Packing for a Backpacking Trip Requiring Air Travel

Considering a backpacking trip requiring air travel? Not sure how best to pack all your gear, or how to plan your food supply? Read on for tips to help you streamline the process and avoid hassle and delays.
Cheryl Talbert Cheryl Talbert
Global Adventures Leader & Super Volunteer
December 08, 2021
Packing for a Backpacking Trip Requiring Air Travel
Backpacking above the Viedma Glacier on the Huemul Circuit in Argentine Patagonia. Photo by Cheryl Talbert

Travel by air to a backpacking destination requires some additional planning and organization, as well as awareness of the baggage restrictions of the countries you are visiting. In this article, you'll find information to help you prepare for your trip.

Carry-on and checked baggage restrictions

At airports in the U.S., Transportation Safety Administration rules include the following restrictions for common backpacking gear:

Trekking Poles

Trekking poles must be in checked baggage, they cannot be carried on. Some people have even had tent stakes taken away from them at security, so I'd suggest checking those too!

Sharp Objects

Sharp objects, including knives, blade razors, hatchets, and ice axes must be placed in checked baggage. Scissors that are metal with pointed tips and a blade longer than four inches are not allowed in carry-on or checked baggage, but shorter or rounded-point scissors are allowed in checked baggage. Double check your first aid kit to make sure that all your materials follow these rules.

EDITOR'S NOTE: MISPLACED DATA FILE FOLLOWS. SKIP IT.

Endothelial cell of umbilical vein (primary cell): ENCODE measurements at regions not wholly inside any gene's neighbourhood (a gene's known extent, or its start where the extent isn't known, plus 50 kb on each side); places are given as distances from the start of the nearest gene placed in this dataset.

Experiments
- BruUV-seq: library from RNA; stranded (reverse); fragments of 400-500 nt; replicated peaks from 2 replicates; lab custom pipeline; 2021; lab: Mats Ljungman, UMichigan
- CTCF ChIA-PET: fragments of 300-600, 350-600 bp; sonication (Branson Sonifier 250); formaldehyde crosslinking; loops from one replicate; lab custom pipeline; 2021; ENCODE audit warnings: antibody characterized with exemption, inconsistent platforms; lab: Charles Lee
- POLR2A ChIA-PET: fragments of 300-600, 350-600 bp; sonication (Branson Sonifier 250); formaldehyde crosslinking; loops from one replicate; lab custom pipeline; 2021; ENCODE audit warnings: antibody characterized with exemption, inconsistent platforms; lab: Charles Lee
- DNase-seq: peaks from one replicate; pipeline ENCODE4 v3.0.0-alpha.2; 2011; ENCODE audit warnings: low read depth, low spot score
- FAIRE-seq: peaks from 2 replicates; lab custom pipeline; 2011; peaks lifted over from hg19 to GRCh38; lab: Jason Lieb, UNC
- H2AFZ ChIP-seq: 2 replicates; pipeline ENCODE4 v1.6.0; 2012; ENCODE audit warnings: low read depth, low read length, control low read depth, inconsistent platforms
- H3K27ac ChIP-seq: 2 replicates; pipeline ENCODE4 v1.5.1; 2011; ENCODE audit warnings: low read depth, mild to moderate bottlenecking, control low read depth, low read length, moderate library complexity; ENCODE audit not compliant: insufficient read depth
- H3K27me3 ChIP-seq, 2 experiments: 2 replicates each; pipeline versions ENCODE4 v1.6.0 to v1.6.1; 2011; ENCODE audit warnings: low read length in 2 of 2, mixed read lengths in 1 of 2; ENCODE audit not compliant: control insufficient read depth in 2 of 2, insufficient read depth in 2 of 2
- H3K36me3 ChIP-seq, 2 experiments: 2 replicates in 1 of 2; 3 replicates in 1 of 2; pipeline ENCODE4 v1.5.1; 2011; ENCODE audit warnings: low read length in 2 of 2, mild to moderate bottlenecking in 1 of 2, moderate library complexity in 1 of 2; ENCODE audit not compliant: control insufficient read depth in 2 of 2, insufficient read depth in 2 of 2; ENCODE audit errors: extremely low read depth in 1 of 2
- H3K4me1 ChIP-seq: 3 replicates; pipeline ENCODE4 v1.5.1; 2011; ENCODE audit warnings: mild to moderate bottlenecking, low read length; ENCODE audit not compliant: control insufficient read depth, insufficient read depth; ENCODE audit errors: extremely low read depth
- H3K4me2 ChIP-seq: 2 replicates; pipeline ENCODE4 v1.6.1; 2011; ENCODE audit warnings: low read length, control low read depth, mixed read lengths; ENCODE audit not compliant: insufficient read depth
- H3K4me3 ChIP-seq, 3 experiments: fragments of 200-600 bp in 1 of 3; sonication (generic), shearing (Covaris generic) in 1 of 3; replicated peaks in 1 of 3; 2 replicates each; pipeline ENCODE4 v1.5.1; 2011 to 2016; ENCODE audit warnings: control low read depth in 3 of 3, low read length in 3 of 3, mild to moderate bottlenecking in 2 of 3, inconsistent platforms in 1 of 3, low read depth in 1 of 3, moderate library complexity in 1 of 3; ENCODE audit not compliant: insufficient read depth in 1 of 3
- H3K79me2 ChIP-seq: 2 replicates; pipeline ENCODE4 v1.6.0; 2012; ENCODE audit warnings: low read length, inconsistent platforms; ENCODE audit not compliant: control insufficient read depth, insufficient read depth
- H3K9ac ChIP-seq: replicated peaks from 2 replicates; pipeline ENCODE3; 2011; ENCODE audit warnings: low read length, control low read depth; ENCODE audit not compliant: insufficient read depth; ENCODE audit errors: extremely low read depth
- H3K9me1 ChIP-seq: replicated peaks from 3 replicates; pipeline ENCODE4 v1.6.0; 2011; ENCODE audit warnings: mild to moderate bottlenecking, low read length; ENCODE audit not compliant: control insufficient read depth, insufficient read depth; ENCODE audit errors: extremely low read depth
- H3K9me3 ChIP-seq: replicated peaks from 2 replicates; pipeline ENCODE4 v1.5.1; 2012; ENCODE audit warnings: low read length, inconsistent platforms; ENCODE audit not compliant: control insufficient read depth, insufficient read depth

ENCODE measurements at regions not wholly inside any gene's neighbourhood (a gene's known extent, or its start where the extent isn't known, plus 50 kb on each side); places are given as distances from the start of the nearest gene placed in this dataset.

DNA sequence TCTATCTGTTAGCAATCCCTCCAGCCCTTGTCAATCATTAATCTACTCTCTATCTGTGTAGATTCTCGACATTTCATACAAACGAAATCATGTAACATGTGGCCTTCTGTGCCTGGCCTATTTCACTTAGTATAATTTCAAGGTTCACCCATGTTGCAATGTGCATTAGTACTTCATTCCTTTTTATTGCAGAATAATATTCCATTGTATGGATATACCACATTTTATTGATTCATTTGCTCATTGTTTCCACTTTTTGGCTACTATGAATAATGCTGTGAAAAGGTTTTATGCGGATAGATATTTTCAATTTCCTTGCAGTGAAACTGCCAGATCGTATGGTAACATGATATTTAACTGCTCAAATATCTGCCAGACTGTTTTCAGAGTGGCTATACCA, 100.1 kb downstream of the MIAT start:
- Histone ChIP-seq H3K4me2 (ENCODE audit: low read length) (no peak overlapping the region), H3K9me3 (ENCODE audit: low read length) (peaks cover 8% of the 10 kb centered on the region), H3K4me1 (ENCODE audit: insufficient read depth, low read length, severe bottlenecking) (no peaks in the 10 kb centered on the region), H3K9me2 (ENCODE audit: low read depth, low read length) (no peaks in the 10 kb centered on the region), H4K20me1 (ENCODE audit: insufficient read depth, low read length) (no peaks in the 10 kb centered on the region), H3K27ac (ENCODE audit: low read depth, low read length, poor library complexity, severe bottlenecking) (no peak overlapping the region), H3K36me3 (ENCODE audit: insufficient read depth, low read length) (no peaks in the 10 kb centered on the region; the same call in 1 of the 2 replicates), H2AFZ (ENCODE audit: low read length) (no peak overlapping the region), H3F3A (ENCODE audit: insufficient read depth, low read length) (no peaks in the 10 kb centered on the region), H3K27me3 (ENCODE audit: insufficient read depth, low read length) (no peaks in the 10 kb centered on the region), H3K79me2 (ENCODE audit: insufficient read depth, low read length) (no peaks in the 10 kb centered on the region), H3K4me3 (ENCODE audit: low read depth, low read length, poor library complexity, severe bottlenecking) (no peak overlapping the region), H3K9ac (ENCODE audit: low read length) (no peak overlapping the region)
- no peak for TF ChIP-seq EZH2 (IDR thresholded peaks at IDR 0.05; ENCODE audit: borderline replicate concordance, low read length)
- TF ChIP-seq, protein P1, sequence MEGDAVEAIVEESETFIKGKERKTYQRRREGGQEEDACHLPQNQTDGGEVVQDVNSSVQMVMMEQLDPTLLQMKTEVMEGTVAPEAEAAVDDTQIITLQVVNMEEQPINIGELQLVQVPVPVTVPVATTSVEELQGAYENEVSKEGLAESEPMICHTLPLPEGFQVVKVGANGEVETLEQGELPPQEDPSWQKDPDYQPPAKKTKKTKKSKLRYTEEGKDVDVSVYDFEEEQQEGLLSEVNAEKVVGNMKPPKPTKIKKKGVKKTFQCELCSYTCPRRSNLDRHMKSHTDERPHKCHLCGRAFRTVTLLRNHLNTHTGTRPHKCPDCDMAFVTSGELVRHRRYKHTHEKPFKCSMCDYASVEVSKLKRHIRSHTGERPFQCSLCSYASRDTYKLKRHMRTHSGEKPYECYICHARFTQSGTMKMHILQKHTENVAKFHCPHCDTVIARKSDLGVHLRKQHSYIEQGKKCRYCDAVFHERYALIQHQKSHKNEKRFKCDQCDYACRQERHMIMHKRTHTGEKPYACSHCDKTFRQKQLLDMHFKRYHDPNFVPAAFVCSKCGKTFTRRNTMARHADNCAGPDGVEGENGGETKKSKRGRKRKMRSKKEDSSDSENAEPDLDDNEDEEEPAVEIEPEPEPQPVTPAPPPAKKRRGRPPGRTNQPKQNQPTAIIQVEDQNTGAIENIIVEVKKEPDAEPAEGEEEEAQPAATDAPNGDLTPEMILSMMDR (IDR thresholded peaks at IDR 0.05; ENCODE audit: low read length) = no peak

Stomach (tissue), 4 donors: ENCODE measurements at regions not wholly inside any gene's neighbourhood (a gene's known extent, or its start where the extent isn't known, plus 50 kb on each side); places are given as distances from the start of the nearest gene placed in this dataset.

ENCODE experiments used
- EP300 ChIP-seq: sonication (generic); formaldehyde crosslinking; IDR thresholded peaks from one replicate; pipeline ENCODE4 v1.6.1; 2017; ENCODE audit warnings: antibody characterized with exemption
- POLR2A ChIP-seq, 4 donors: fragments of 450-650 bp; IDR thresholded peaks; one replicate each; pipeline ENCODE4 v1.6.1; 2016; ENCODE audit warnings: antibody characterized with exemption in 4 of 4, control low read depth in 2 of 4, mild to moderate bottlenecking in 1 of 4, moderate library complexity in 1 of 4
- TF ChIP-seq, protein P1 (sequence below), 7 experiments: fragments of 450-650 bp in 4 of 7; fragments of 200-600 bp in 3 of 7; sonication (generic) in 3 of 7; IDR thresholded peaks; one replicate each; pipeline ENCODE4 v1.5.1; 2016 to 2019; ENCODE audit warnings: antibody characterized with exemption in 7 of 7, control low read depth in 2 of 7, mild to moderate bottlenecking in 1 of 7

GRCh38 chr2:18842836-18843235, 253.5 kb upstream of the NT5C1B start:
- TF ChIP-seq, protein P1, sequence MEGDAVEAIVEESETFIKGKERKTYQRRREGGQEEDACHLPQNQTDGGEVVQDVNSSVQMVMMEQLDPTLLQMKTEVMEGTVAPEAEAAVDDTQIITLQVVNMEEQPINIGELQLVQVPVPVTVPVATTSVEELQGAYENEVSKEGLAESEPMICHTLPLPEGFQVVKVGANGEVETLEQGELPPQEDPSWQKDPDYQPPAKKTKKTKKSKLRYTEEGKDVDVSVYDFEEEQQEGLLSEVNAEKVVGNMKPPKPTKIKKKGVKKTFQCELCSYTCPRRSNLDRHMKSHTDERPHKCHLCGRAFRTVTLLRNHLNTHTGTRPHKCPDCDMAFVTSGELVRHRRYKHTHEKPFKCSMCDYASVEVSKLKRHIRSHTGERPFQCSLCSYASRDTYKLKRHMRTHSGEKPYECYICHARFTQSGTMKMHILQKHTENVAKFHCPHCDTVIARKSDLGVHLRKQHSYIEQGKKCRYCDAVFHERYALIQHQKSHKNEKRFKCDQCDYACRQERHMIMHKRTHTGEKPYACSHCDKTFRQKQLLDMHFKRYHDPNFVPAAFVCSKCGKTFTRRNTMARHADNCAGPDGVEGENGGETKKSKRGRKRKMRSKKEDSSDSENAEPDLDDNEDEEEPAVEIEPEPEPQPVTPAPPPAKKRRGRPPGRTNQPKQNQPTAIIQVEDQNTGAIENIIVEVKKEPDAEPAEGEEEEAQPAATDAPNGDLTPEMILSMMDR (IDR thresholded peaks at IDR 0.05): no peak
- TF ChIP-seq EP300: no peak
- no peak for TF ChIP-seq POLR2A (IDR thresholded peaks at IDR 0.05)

Fire, fuel, and aerosols

Canister fuel, white gas, denatured alcohol, strike-anywhere matches, and pepper sprays larger than 4 oz are not allowed in carry-on or checked baggage. These must be purchased at your destination.

Small cigarette lighters, normal matches, and small containers of aerosol toiletries can be carried on. One 4 ounce container of pepper spray is permitted in checked baggage if it has a safety mechanism to prevent accidental discharge.

Aerosol insecticides are not allowed in carry-ons. However, they are allowed in checked bags as long as they don’t have a HAZMAT label.


Battery packs must be carried on, and cannot be checked! Keep in mind that if battery packs are found during a TSA inspection, they will be removed and your bag may be delayed.


Firearms and ammunition are prohibited in carry-on baggage, but may be checked. Different airlines have different rules regarding storage and locks, check in with your airline prior to travel to learn the specifics. 

Liquids, creams, pastes, gels

Liquids, creams, or pastes in quantities under 3.4 ounces can be carried on if they can fit in a single clear quart-size plastic bag.